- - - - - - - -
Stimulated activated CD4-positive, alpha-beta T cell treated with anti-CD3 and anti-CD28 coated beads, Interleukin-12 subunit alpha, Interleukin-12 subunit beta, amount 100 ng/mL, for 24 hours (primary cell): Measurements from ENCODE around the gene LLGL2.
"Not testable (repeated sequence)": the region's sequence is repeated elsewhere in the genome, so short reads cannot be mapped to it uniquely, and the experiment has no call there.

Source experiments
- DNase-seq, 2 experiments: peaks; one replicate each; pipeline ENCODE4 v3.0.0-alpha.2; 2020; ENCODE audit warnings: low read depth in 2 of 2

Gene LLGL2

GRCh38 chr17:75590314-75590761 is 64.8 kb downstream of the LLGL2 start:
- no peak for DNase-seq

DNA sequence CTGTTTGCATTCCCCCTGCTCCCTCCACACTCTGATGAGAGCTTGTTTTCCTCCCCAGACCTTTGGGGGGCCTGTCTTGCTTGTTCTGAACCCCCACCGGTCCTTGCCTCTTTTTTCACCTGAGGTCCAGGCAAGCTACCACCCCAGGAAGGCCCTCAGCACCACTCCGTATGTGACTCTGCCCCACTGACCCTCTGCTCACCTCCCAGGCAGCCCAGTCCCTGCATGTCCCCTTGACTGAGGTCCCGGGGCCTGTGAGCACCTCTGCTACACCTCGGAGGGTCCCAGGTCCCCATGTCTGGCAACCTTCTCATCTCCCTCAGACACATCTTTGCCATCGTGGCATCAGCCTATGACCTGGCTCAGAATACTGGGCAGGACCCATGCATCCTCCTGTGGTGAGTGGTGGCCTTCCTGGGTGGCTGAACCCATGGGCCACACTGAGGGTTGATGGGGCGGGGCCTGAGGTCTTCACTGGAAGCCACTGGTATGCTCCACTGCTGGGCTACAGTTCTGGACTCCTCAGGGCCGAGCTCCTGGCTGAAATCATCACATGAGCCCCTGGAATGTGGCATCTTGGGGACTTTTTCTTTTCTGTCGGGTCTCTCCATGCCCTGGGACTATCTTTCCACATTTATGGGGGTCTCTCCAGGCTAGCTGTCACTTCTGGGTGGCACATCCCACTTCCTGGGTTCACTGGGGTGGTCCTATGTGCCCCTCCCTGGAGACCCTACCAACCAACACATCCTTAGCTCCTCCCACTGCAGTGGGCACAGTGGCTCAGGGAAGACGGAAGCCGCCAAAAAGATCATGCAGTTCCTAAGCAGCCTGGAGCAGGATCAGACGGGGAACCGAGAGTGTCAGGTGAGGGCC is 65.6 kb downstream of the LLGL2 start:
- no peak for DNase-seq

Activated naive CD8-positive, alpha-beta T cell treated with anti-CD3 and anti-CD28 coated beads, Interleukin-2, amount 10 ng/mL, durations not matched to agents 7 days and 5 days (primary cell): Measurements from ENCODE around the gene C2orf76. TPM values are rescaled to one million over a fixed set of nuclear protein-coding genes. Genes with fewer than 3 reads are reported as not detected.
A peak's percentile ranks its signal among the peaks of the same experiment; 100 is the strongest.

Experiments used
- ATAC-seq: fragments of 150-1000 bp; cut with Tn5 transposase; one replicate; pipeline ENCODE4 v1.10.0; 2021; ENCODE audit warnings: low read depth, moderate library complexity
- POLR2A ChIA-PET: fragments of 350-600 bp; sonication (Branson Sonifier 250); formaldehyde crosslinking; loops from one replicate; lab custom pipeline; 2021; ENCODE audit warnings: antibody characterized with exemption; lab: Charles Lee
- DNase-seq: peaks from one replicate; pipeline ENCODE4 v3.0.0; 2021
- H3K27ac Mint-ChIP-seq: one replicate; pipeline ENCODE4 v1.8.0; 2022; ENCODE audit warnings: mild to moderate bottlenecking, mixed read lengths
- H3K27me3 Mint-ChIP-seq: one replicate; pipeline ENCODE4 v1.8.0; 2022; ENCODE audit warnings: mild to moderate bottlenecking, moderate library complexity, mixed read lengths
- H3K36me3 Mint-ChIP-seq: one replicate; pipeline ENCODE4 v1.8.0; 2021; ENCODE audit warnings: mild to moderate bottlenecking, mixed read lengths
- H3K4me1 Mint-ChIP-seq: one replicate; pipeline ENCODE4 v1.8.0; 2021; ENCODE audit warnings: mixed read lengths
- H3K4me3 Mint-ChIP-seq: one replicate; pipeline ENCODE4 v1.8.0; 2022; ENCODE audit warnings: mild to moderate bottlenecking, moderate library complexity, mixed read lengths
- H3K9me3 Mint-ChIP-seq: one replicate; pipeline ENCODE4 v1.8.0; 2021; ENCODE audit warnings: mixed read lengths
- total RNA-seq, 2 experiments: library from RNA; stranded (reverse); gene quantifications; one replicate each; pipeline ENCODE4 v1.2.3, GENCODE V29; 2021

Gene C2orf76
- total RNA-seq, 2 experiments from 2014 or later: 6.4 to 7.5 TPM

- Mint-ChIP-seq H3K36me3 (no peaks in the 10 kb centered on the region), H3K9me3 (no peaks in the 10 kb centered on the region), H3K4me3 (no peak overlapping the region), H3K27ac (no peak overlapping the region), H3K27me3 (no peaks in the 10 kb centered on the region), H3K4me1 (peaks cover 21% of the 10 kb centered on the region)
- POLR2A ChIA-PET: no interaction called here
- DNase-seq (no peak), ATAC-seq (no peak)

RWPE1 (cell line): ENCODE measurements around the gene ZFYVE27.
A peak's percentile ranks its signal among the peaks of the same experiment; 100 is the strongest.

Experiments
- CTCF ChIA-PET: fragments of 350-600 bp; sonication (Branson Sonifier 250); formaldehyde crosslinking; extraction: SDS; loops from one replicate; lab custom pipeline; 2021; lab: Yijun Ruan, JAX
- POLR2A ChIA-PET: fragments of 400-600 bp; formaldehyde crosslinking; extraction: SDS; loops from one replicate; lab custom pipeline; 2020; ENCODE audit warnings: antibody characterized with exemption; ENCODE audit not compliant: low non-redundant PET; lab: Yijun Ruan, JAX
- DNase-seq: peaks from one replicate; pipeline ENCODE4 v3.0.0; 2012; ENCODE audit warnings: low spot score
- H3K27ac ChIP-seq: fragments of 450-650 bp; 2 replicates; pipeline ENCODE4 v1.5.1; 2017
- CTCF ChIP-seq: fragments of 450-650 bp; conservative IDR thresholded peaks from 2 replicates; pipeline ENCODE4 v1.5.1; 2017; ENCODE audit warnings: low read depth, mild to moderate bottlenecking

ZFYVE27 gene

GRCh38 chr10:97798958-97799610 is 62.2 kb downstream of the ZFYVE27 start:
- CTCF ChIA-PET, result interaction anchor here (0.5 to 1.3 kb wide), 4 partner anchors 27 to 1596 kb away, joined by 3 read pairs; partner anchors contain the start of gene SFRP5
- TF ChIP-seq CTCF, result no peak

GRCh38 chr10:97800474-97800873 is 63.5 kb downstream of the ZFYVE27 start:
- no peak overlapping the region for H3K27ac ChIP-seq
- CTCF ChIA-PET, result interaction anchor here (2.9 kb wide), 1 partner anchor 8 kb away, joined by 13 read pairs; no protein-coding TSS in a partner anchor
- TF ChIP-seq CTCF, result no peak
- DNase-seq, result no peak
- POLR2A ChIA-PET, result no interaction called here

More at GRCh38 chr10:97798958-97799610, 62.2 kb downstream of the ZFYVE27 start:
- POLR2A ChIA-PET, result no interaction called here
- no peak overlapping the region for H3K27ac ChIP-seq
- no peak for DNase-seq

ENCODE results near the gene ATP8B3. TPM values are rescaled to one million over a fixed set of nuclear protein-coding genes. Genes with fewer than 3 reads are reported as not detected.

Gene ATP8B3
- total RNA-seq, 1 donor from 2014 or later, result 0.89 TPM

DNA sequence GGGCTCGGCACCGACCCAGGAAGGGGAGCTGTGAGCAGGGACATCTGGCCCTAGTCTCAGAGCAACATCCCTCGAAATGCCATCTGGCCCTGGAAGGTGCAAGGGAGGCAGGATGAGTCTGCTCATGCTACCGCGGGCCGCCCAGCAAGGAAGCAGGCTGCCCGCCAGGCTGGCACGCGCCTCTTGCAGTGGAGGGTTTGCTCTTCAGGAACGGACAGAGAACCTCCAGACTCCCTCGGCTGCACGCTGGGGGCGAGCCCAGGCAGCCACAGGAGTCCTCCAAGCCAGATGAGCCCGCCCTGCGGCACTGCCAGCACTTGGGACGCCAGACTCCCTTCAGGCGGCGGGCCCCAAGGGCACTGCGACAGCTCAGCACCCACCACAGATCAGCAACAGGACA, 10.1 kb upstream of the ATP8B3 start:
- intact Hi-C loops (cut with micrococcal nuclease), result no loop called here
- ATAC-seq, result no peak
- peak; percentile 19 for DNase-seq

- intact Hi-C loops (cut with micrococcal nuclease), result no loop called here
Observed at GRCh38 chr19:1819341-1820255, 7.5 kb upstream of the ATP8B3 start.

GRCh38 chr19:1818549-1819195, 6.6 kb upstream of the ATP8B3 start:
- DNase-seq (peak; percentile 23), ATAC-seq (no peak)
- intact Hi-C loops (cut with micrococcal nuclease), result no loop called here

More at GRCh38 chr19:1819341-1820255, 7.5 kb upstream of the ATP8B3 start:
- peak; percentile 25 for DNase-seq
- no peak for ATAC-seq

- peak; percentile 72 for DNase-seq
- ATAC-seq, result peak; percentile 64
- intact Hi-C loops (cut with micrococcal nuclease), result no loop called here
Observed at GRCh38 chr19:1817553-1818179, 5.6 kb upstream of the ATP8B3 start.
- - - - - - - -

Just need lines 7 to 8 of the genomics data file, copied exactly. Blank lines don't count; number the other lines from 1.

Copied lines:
- no peak for DNase-seq

DNA sequence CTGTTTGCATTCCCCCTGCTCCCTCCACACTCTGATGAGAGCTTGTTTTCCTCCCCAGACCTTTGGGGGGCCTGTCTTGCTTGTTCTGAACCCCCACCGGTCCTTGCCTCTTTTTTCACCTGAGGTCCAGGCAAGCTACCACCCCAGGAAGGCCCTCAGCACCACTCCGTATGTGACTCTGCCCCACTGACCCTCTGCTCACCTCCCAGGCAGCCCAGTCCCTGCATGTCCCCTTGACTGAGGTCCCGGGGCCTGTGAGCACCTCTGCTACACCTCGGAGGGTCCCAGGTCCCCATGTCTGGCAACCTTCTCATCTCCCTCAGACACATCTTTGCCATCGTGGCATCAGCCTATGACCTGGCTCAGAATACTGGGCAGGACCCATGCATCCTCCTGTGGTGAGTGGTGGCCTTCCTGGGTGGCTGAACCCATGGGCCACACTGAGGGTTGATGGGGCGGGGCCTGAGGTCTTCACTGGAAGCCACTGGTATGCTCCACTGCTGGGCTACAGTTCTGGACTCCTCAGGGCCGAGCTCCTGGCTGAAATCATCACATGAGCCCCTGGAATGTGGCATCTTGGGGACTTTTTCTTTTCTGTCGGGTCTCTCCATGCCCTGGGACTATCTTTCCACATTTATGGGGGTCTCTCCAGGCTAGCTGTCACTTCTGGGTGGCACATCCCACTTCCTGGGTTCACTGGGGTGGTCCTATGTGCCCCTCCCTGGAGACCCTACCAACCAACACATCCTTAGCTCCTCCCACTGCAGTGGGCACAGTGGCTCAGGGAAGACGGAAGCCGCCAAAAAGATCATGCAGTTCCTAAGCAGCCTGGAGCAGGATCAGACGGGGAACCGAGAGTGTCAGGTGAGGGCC is 65.6 kb downstream of the LLGL2 start: